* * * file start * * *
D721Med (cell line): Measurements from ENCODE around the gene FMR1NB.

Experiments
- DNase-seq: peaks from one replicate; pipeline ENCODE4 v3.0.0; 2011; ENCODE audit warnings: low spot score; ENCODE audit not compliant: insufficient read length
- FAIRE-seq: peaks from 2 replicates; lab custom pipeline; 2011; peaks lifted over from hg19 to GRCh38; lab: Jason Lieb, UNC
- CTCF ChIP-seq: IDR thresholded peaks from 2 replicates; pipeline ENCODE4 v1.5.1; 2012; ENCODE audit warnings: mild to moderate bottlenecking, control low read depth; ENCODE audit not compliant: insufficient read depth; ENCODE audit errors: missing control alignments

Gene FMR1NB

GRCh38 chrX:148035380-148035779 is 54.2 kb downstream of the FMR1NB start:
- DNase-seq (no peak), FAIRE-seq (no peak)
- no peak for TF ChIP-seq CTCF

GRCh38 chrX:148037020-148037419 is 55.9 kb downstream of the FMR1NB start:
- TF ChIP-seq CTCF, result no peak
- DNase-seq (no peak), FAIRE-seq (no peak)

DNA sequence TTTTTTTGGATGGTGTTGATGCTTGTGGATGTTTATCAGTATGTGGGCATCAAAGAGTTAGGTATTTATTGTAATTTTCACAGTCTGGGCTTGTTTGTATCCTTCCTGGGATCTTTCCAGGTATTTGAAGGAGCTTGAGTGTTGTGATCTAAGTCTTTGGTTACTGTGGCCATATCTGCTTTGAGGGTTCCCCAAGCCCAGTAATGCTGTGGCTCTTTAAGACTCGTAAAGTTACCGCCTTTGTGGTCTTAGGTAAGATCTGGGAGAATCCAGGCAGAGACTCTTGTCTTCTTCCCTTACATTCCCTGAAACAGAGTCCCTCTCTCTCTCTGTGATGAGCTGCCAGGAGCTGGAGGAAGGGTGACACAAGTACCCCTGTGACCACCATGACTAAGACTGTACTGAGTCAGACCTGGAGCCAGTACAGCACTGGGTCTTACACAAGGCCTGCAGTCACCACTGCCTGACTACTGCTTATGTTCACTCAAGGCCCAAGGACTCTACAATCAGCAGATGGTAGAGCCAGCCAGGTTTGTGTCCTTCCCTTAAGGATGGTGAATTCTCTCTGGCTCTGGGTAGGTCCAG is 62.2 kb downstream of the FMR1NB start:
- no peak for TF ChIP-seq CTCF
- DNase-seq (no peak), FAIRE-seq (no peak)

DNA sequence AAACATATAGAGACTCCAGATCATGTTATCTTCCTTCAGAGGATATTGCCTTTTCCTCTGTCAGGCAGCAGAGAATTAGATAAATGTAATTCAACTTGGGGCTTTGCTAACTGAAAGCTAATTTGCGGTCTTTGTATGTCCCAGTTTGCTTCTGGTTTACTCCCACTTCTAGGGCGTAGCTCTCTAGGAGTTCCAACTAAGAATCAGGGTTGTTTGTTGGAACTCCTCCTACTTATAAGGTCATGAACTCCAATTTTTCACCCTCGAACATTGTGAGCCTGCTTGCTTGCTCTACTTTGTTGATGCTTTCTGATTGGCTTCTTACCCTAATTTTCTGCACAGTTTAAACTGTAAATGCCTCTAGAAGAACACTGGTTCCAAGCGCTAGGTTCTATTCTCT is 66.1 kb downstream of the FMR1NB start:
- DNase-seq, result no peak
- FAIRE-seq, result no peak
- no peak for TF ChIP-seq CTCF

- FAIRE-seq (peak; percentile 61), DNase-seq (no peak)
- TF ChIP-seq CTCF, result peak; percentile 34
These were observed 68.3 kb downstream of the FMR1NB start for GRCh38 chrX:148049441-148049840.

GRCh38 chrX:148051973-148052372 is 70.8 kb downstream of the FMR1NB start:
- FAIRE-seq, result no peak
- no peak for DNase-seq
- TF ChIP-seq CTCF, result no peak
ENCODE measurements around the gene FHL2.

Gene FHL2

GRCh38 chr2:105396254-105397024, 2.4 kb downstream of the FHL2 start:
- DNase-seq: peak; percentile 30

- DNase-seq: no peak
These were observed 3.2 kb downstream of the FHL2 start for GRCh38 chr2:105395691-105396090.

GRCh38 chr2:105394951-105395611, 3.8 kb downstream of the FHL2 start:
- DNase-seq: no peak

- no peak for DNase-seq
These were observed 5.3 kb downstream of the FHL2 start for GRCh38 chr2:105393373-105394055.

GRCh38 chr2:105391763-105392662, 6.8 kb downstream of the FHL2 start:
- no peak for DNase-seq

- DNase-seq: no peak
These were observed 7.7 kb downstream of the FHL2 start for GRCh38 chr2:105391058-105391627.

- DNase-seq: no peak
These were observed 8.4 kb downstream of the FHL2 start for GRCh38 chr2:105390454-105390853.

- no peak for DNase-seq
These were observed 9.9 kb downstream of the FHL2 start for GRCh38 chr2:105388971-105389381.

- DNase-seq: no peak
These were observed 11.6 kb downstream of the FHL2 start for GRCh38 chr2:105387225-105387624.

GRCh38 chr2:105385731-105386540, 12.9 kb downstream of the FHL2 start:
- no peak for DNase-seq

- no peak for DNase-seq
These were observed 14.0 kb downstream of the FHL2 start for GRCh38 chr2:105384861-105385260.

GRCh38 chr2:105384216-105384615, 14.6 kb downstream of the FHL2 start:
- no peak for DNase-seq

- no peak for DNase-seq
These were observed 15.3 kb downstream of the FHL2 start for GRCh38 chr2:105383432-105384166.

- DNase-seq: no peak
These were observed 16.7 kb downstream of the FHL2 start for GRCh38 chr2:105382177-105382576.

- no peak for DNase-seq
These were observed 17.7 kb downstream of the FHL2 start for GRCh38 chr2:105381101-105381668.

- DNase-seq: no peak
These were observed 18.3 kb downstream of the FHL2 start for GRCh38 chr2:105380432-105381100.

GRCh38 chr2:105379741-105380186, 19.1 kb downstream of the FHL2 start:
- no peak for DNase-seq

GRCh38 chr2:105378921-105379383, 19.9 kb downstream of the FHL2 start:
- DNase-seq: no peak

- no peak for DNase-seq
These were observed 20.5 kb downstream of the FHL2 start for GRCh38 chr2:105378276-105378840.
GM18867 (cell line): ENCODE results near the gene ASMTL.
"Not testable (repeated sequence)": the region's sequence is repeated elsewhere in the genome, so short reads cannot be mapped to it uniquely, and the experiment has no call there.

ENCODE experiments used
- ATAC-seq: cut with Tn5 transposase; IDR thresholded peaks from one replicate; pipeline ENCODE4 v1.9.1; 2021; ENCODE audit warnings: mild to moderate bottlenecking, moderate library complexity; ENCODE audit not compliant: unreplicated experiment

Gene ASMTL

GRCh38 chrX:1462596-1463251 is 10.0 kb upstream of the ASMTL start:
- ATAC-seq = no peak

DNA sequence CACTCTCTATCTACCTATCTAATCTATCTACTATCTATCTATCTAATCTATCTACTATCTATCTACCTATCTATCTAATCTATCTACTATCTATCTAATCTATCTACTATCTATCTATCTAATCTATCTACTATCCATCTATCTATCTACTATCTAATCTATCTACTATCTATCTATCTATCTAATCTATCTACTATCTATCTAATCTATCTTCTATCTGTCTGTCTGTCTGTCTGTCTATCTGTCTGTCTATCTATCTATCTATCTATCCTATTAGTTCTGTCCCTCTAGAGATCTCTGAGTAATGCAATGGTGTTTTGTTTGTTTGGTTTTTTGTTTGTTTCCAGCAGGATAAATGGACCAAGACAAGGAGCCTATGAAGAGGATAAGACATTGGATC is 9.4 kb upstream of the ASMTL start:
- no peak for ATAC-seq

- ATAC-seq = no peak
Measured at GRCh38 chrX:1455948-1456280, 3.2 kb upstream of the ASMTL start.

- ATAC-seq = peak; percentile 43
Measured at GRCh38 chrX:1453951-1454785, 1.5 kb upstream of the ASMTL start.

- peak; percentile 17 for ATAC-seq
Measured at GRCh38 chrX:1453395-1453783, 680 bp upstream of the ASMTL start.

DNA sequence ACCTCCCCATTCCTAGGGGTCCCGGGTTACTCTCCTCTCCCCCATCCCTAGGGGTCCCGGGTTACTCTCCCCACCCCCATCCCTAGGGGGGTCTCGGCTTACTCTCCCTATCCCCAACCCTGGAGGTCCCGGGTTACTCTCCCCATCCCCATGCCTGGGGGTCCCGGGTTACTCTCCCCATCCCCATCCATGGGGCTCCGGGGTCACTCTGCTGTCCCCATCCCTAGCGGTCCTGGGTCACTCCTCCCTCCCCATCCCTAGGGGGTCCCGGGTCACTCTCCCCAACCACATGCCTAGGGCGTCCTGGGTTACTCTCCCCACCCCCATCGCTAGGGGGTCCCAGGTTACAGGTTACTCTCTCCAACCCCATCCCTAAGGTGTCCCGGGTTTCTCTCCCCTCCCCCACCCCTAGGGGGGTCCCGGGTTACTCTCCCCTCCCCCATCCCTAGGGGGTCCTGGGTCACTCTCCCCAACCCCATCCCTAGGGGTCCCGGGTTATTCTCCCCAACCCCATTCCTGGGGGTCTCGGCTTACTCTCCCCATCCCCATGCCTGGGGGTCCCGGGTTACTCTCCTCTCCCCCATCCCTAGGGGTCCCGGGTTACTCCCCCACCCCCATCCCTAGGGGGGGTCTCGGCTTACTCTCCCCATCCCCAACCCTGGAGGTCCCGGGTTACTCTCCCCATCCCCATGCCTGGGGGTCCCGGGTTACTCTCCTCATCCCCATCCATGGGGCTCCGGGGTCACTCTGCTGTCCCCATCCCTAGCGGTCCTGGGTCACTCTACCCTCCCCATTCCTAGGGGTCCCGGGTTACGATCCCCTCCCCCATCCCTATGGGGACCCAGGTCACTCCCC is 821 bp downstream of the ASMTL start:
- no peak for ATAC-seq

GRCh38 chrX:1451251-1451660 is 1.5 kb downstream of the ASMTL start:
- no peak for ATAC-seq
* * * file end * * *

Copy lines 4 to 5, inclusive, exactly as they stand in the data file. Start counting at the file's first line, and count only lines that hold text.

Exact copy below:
- FAIRE-seq: peaks from 2 replicates; lab custom pipeline; 2011; peaks lifted over from hg19 to GRCh38; lab: Jason Lieb, UNC
- CTCF ChIP-seq: IDR thresholded peaks from 2 replicates; pipeline ENCODE4 v1.5.1; 2012; ENCODE audit warnings: mild to moderate bottlenecking, control low read depth; ENCODE audit not compliant: insufficient read depth; ENCODE audit errors: missing control alignments